I don’t have any hair on my top but, if I had had, I would have been tearing some out earlier this morning due to sheer frustration.

As my readers know, about three to four hours of my morning goes in reading newspapers and solving crossword puzzles. My frustration was due to non receipt of my morning fix as it were.

Yesterday was the final day of our Ganesh Chaturthi. All newspaper establishments were closed for the Visarjan. That is the final bidding goodbye to Lord Ganesh by immersion about which you can read in the link given above.

As a result of this closure, my morning fix was denied to me. Luckily I also practise Tsundoku and so had enough reading material waiting to be read to solve the problem of time-pass.

Crumpet Uppuma.

Uppuma is a very popular breakfast/snack food in many parts of India. The most common variety is made with semolina but other varieties with sago etc are also made.

A rather unusual but easy to make uppuma is Bread Uppuma with left over bread slices.

After reading my blog post Crumpets, my friend Raju who lives in the USA commented – “I have been eating Crumpets from 1970 when I first landed in Toronto. Crumpet was a standard available in all grocery stores. the attraction was it felt and to a large extend tasted like a thick “UTTAPPAM”. Though it was commonly eaten at tea time, as you know , we South Indian Aiyer folks always improvise, so the following were the tastiest outcomes!!!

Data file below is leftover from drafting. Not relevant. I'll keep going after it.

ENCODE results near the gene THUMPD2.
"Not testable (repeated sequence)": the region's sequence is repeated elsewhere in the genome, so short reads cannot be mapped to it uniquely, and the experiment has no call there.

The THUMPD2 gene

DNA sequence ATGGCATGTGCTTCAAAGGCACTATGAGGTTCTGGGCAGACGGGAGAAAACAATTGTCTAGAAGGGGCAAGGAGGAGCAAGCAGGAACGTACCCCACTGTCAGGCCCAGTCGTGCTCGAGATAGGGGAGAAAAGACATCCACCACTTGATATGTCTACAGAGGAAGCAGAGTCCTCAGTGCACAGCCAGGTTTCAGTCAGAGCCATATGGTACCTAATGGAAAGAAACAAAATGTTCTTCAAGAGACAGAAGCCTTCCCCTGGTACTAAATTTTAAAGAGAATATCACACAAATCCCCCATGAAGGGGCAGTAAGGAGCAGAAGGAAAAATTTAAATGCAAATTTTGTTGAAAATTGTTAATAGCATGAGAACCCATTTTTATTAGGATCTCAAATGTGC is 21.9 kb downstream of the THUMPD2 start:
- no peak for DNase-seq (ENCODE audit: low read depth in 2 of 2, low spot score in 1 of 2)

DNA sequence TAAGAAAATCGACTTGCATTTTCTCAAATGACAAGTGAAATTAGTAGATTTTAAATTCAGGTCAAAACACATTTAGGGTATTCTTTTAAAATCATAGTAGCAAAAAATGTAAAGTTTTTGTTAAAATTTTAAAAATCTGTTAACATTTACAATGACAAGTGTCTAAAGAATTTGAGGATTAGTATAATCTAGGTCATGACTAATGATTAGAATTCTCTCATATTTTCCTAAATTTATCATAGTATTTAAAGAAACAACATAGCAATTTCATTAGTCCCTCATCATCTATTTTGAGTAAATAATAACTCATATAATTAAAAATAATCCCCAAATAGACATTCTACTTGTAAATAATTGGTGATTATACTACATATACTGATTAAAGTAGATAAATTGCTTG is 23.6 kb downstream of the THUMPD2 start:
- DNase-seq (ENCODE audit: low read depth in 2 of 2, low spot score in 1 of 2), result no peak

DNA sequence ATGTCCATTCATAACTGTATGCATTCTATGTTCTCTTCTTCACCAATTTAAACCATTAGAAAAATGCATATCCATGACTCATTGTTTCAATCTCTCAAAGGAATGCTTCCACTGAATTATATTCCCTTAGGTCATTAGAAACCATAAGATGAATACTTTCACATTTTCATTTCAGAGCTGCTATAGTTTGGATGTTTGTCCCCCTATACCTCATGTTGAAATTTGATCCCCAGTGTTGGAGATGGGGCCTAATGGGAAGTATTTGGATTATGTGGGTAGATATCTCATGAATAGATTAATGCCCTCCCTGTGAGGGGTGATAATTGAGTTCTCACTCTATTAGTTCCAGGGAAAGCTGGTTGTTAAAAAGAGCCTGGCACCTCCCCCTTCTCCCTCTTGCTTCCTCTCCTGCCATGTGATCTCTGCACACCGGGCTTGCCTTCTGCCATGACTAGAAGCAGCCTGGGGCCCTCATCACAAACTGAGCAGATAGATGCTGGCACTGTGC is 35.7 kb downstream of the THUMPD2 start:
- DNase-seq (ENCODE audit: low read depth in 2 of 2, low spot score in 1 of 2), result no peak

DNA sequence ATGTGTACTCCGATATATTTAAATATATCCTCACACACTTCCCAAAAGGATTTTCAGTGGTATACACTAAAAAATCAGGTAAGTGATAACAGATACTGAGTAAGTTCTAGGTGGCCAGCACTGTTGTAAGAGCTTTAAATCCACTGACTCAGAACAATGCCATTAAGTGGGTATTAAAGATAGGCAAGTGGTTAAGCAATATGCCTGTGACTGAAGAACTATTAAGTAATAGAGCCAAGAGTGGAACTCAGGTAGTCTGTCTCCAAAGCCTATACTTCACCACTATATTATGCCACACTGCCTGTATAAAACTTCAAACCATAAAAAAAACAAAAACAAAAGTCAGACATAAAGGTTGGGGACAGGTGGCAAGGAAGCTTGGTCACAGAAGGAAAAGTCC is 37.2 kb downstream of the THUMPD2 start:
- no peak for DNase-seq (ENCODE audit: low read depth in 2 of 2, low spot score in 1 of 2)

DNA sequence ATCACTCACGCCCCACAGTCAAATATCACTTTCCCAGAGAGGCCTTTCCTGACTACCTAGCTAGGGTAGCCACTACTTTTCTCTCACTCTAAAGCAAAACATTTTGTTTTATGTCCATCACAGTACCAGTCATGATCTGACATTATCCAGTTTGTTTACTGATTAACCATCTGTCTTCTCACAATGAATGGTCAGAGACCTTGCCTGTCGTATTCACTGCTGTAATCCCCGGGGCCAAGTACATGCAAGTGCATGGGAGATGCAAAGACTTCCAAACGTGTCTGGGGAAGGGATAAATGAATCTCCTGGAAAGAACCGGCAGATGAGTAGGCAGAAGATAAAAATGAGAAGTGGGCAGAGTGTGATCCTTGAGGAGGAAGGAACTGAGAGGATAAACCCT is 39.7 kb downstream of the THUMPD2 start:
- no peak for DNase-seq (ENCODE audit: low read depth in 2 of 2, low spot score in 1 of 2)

1) Nicely toasted, buttered with lots of ” Thangam Vadu mango pickle Gravy” !!!!
2) Set of nicely toasted , buttered crumpets with Spicy Potato PODIMASS… best sandwich !!!
3) The ultimate crumpet dish is ” CRUMPET UPPUMMA”!!!!. This is the favorite dish with all my Canadian and American friends!!! They have given up eating crumpets with Jam and butter!!! it is simple to make crumpet uppumma… like the regular uppumma, sauté onions, green chilies, ginger and mustard seeds and instead of adding Cream of wheat, cut crumpets into 1 inch square pieces and mix them with the sauted onions and slowly cook them for 10 to 15 minutes in low flame to get some crisp . No water at all. You will go to heaven!!!
The British way back in 1656 in Chennai ate the Uttappam with “JAM & BUTTER” and now in 2021 the south indian Ayers in London eat Crumpets as crumpet Uppumma!!.

Its all Localization!!!”

Just goes to show how innovative people can be!  Raju who has never commented on my blog posts, was even inspired to when it came to one on a food item!

Having got into the spirit of things, Raju took the inspiration to another level. He got some crumpets
Seasoned some onion, green chillies, etc for the upma,
Diced the crumpets into manageable cubes,
Tossed the whole lot togther and ended up with Crumpet Upma.
He then sent the images and a write up about his creation via WhatsApp as the images could not be posted on the comments section of my blog.

When the mood takes me again, as I am sure that it will soon, I shall venture forth into getting some more crumpets and make some Crumpet Uppuma too.

Raju and I have been friends for over 55 years and went to Business School together. I have been very close to his family in India and his younger brother Suresh too is a homebaker having learnt the art during the lockdown here. He too has created the crumpet uppuma after having first learnt to bake crumpets at home.

The three of us have become cooks. What a waste of our education into fields far removed from this wonderful occupation!

The Other Side Of Seventy.

Mike’s post of the same title inspired this post from me. Please read the comments from me and Mike’s response to it too.